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T2 Trainspotting


Stars: Ewan McGregor, Robert Carlyle, Jonny Lee Miller, Ewen Bremner, Anjela Nedyalkova, Kevin McKidd, Kelly Macdonald, Shirley Henderson, Irvine Welsh

Director: Danny Boyle

I must confess to not being totally smitten with Danny Boyle's original, iconic movie about worthless Scottish heroin addicts. But today's Boyle is a much more confident filmmaker, and, second time round, he delivers a terrific '20 years after' package with a clear storyline and satisfying if deeply ironic ending.

Cunningly crafted, the film, garishly lit in Technicolor, is part scabrous comedy and part suspense thriller, as the violent psycho Begbie (Carlyle) breaks out of prison - getting himself stabbed by a fellow inmate so as to be taken to hospital - and sets out for revenge on Renton (McGregor), who had hi-tailed it out of England with the £16,000 ill-gotten gains of fellow-junkies Begbie, Sickboy (Miller) and the hapless Spud (Bremner).

Coincidentally, at the same time Renton arrives back in Edinburgh from Holland, and looks up Sickboy, who is running his late dad's pub. and would be on the brink of bankruptcy were it not for drug deals and a 'sex slave' blackmail racket with his current partner Veronika (Nadyalkova).

Renton, who has nothing to go back to in Holland, is soon involved in Sickboy's schemes for a glorified brothel on the premises: one of the best sequences has the two of them stealing credit cards at a Protestants-only hootenanny, but being dragooned into being part of the entertainment before they can skip the joint.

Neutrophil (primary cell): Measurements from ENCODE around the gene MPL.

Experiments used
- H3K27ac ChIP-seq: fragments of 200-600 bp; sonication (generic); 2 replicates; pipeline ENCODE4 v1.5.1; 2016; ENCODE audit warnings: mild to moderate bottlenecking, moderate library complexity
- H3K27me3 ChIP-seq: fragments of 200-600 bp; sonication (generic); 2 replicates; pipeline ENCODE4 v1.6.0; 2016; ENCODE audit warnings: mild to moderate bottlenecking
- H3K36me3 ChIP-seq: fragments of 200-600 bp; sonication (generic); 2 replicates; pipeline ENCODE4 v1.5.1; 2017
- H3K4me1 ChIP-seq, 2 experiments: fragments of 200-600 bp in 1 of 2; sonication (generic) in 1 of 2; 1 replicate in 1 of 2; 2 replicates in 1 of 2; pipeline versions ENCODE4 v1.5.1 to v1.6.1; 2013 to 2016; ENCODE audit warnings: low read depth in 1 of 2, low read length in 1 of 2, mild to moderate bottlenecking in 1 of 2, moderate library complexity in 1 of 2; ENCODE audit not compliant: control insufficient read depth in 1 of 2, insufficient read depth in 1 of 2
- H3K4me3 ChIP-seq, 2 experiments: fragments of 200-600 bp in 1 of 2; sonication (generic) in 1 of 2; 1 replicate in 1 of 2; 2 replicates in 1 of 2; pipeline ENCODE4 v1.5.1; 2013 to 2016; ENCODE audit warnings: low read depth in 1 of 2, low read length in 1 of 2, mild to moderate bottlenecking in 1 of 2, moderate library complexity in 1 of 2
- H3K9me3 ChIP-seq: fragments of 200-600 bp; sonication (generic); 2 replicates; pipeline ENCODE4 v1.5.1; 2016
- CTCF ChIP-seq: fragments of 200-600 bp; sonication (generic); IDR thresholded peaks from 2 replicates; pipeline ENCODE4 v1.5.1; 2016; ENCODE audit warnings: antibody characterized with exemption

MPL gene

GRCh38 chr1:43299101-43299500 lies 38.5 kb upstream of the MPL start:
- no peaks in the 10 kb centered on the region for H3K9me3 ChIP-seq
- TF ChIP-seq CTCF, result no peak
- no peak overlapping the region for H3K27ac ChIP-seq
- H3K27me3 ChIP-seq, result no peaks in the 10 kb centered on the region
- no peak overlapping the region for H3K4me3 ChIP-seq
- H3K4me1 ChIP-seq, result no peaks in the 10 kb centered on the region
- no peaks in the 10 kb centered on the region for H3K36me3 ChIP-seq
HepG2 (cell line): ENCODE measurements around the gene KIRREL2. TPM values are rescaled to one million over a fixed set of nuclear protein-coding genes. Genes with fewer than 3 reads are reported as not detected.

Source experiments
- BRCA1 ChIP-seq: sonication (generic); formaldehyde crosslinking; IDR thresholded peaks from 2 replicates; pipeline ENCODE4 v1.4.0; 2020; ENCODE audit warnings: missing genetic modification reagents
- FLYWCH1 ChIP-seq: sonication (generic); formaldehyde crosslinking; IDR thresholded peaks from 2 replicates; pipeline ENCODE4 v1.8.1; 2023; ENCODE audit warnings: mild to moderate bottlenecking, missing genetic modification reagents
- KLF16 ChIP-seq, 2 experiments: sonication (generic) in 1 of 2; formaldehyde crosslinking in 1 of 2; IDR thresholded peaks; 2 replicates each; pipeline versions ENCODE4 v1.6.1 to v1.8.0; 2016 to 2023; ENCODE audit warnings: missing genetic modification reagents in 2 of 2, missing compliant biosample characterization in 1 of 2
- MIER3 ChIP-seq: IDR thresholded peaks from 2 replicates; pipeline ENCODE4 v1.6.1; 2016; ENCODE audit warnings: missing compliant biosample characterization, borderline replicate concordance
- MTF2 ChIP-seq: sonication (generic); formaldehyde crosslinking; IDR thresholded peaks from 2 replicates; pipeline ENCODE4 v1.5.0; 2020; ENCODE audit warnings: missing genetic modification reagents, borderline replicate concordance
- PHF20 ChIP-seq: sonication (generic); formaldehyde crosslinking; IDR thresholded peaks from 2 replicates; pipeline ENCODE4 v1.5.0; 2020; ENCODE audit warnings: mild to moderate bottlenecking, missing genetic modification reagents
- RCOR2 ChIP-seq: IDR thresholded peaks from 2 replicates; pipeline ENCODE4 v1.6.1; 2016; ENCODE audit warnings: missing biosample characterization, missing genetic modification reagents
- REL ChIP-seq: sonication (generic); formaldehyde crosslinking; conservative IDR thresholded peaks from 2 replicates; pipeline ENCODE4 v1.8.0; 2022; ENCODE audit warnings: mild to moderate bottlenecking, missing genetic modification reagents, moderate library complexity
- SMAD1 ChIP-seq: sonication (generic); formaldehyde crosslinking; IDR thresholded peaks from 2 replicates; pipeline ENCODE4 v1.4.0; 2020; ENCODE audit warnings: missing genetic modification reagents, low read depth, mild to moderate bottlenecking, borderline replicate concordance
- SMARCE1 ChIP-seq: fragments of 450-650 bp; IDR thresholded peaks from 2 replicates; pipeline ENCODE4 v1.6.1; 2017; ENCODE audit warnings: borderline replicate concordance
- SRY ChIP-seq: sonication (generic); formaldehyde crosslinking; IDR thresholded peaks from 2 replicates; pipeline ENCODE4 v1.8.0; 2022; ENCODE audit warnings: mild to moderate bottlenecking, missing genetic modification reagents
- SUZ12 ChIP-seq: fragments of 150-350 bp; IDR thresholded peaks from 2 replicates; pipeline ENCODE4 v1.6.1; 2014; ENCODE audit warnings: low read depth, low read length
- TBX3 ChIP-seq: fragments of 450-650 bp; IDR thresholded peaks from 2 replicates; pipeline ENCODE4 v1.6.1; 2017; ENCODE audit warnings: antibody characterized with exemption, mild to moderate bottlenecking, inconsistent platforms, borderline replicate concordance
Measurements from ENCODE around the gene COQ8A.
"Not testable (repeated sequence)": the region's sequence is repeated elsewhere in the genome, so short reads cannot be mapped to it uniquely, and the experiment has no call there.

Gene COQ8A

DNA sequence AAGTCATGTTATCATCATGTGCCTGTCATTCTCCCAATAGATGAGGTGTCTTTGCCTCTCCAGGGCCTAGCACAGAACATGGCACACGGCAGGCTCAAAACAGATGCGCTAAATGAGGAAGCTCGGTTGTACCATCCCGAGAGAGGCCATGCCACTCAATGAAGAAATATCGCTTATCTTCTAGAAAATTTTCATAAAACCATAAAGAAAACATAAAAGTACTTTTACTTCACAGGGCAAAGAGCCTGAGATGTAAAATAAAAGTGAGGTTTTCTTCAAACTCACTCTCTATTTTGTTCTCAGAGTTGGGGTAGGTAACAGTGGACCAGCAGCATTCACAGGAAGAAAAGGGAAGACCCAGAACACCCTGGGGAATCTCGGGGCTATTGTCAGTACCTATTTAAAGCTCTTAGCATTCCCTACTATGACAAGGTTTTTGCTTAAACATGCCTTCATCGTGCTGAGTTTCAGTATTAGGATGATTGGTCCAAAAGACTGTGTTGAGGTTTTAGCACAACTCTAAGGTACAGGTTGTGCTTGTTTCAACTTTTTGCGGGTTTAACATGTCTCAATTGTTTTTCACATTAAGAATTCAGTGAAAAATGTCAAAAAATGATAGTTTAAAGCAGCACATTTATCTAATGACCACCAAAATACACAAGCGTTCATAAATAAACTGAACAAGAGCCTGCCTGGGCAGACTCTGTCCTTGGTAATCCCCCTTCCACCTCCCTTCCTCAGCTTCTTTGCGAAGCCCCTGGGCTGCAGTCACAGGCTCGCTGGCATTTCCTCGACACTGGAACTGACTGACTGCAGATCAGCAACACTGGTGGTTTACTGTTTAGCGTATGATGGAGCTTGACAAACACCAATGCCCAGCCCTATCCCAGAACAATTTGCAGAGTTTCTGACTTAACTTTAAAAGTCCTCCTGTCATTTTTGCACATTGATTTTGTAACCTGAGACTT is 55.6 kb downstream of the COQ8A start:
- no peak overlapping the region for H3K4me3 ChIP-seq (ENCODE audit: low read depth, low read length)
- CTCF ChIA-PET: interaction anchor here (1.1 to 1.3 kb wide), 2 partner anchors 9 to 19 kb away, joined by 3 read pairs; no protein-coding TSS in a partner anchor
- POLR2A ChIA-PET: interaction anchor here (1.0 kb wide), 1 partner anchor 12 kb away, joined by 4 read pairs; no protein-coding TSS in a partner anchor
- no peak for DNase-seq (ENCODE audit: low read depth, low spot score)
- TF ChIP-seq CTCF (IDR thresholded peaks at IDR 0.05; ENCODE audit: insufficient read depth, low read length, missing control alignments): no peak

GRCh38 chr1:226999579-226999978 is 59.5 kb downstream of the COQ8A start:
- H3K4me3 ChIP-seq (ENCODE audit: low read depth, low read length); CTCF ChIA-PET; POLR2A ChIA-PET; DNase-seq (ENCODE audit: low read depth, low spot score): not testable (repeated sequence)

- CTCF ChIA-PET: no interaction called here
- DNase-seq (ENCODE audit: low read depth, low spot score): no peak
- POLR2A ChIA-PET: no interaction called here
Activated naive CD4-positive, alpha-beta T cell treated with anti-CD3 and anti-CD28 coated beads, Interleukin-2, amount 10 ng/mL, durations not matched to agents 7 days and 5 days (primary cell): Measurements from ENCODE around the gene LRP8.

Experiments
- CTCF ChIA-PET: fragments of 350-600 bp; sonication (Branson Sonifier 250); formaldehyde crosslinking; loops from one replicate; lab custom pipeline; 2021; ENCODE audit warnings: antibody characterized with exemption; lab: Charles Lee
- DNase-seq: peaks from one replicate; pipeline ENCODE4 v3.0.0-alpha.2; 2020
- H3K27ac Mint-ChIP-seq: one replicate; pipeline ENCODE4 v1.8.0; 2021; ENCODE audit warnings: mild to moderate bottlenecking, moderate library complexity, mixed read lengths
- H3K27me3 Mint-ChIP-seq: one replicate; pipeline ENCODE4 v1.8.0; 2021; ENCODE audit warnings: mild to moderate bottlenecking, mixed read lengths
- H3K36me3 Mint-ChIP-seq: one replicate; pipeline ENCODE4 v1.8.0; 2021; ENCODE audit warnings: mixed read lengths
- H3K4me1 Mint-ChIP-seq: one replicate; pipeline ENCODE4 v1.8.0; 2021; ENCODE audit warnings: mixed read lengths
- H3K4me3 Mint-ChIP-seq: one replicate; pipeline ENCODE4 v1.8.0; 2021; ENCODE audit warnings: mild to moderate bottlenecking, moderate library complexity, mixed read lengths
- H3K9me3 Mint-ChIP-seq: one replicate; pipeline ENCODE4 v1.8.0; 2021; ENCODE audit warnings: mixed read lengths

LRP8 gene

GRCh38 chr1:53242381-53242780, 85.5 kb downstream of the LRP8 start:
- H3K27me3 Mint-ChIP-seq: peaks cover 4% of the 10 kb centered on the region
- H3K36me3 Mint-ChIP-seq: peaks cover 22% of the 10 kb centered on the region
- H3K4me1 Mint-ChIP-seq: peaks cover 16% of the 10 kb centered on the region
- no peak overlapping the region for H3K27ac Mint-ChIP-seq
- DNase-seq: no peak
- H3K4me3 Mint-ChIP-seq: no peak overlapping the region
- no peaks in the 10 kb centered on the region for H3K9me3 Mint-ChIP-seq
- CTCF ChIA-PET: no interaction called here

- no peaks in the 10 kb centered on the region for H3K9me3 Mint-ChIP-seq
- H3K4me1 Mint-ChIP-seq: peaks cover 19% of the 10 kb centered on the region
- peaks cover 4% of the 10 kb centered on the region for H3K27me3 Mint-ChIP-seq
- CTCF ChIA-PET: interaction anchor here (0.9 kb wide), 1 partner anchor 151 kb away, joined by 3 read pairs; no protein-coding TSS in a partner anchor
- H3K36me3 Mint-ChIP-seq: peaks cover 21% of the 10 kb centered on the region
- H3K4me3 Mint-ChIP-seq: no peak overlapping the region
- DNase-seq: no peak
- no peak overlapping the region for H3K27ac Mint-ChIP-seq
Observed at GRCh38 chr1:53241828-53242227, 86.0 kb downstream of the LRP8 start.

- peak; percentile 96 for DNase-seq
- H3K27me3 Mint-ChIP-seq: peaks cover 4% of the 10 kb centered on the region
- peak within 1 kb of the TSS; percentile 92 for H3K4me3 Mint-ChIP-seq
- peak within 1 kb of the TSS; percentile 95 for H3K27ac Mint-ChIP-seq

Though the film has lots of the expected 18-certificate elements, there's some perceptive dialogue too - 'You're a tourist in your own youth' Sickboy tells Renton - and clever use of visuals: Renton's shadow at his father's dinner table takes the place of his deceased mother.

Aggressive eye-catching performances all round, but especially from Carlyle and the moon-faced Bremner, another shadow playing a part in his character's attempts to kick a 20-year drug habit. Original co-star Macdonald is in for one scene, showing that Diane has become a busy - and high-paid - lawyer. T3? It's a possibility, presumably with the crazed Begbie careering around in a souped-up wheelchair.

David Quinlan

UK 2017. UK Distributor: Sony (TriStar). Technicolor.
118 minutes. Not widescreen. UK certificate: 18.

Guidance ratings (out of 3): Sex/nudity 2, Violence/Horror 2, Drugs 3, Swearing 3.

Review date: 24 Jan 2017